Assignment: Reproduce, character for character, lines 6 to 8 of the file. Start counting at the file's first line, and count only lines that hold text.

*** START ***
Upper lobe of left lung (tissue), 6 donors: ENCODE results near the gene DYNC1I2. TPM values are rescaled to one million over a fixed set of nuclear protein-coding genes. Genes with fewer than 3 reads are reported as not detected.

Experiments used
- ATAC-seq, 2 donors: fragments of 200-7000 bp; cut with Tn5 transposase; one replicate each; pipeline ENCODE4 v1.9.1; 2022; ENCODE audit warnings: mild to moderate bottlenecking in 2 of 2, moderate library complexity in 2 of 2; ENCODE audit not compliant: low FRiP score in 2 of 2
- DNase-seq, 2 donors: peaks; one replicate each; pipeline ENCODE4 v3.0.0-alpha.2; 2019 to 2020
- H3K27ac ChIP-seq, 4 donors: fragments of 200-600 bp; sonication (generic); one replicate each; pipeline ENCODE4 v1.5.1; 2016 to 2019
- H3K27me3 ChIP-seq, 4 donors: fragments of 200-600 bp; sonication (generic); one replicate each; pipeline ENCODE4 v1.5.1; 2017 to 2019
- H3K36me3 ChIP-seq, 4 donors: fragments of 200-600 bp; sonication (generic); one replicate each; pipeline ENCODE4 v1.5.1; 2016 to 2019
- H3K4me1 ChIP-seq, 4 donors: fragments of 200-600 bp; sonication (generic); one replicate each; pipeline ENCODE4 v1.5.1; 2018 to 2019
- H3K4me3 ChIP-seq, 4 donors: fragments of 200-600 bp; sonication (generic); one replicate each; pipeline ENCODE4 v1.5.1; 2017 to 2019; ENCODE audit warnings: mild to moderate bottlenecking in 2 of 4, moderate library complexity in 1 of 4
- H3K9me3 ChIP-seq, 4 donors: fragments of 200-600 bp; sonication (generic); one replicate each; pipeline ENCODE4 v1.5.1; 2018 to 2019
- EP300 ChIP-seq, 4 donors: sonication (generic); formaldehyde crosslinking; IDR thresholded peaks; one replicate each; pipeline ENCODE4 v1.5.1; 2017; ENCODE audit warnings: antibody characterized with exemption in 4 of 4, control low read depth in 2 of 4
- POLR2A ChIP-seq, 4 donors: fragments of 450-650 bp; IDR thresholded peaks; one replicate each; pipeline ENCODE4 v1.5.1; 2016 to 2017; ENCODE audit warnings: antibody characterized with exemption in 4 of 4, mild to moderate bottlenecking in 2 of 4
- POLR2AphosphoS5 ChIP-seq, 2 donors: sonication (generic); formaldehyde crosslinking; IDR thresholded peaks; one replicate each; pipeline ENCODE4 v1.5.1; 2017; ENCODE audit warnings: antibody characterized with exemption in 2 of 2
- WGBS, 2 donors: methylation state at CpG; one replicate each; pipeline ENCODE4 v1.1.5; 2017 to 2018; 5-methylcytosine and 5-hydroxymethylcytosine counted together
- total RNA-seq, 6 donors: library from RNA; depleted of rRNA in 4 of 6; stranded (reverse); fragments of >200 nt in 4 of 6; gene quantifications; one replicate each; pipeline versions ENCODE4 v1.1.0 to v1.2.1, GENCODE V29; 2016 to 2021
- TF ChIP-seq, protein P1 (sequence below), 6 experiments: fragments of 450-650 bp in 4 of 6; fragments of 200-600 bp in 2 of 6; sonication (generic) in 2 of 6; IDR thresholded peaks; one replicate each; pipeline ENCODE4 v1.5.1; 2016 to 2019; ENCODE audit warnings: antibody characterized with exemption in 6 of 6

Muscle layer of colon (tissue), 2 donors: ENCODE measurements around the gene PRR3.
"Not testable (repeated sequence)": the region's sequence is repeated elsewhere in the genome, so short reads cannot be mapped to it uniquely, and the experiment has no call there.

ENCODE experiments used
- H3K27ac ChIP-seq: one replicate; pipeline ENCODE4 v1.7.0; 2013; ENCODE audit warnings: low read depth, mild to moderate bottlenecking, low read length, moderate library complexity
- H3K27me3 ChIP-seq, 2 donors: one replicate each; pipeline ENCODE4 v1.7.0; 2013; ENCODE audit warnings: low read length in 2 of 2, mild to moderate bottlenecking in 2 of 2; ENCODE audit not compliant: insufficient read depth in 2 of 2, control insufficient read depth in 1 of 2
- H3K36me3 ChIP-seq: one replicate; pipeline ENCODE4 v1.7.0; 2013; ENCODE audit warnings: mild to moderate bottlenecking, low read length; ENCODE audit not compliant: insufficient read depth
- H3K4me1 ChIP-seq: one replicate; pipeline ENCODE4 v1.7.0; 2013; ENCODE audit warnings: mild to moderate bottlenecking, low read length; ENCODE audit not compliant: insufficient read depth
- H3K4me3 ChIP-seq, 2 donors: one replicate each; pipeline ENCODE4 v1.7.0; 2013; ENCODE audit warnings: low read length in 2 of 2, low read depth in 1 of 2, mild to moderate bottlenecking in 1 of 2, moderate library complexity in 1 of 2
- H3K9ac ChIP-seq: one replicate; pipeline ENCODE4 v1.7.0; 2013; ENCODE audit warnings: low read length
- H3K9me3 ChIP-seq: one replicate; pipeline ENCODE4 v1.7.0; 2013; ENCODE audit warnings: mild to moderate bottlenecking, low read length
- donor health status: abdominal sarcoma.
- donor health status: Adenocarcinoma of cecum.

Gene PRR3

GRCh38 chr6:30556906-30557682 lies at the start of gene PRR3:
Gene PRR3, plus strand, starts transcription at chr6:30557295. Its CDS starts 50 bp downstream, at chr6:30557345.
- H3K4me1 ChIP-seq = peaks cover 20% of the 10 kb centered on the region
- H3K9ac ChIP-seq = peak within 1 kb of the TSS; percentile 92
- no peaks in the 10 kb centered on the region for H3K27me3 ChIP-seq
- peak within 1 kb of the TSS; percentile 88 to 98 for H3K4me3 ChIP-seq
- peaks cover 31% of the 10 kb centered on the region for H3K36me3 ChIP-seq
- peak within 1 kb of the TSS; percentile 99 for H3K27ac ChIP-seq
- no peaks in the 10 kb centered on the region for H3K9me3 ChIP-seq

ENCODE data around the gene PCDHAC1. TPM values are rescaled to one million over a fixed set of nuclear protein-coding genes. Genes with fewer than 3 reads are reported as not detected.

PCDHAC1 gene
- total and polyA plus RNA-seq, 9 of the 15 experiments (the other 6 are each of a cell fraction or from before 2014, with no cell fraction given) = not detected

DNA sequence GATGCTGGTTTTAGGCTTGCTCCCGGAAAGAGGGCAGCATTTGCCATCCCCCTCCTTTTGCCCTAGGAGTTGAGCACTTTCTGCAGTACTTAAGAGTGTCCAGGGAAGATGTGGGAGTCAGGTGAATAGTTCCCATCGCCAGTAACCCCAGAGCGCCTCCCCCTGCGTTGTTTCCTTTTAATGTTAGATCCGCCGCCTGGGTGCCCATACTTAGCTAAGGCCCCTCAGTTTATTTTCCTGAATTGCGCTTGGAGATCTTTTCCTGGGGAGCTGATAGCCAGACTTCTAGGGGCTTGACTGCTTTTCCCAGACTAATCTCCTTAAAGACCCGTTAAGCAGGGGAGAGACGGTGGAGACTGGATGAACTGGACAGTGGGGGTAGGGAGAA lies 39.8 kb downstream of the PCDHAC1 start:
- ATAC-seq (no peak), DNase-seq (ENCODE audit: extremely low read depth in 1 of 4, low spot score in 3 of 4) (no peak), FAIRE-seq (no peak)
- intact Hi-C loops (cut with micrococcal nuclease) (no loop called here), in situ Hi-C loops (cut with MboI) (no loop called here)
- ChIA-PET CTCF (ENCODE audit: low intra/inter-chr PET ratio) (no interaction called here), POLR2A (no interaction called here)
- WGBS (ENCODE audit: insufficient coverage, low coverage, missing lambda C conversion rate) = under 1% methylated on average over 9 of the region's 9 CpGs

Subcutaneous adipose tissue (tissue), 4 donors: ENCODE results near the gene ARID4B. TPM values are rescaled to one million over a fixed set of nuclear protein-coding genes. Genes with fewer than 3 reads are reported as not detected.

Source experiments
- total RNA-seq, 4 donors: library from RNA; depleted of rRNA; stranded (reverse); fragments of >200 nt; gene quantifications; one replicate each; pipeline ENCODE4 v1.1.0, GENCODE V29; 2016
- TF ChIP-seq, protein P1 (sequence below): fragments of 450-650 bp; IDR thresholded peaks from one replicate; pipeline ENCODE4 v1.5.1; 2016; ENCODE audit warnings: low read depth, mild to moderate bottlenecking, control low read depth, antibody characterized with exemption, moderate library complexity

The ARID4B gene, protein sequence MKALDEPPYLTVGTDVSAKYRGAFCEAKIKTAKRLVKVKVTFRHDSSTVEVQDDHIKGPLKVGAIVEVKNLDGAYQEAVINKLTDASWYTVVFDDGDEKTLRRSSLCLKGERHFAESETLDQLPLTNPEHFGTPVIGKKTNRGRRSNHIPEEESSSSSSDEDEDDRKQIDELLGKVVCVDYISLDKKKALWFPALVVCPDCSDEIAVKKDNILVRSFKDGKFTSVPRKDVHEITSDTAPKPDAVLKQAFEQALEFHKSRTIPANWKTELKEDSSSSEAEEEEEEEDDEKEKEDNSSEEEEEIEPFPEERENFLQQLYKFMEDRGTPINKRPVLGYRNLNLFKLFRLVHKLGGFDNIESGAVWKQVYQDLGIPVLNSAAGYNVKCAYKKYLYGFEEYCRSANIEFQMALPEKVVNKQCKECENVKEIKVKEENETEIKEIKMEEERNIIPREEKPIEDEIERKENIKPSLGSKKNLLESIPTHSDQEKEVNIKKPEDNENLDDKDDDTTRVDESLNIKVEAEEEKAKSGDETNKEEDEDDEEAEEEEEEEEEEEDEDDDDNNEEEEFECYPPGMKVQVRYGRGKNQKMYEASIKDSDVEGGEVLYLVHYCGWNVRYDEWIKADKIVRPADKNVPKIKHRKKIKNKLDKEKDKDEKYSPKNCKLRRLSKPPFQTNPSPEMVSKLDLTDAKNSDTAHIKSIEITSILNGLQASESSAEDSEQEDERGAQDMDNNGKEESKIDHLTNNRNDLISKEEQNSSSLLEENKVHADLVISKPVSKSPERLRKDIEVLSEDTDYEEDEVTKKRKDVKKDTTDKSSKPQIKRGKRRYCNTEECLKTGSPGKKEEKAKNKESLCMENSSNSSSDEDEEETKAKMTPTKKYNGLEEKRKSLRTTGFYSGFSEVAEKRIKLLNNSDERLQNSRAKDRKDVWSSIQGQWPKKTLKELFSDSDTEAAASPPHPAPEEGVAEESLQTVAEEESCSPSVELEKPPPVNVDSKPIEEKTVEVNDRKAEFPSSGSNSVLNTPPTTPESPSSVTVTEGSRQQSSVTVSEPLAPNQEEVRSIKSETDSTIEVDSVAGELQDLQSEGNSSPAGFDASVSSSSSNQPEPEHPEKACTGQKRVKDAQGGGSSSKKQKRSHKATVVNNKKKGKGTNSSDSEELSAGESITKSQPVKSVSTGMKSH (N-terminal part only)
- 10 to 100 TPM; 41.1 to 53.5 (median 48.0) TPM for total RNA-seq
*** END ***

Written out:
- H3K27me3 ChIP-seq, 4 donors: fragments of 200-600 bp; sonication (generic); one replicate each; pipeline ENCODE4 v1.5.1; 2017 to 2019
- H3K36me3 ChIP-seq, 4 donors: fragments of 200-600 bp; sonication (generic); one replicate each; pipeline ENCODE4 v1.5.1; 2016 to 2019
- H3K4me1 ChIP-seq, 4 donors: fragments of 200-600 bp; sonication (generic); one replicate each; pipeline ENCODE4 v1.5.1; 2018 to 2019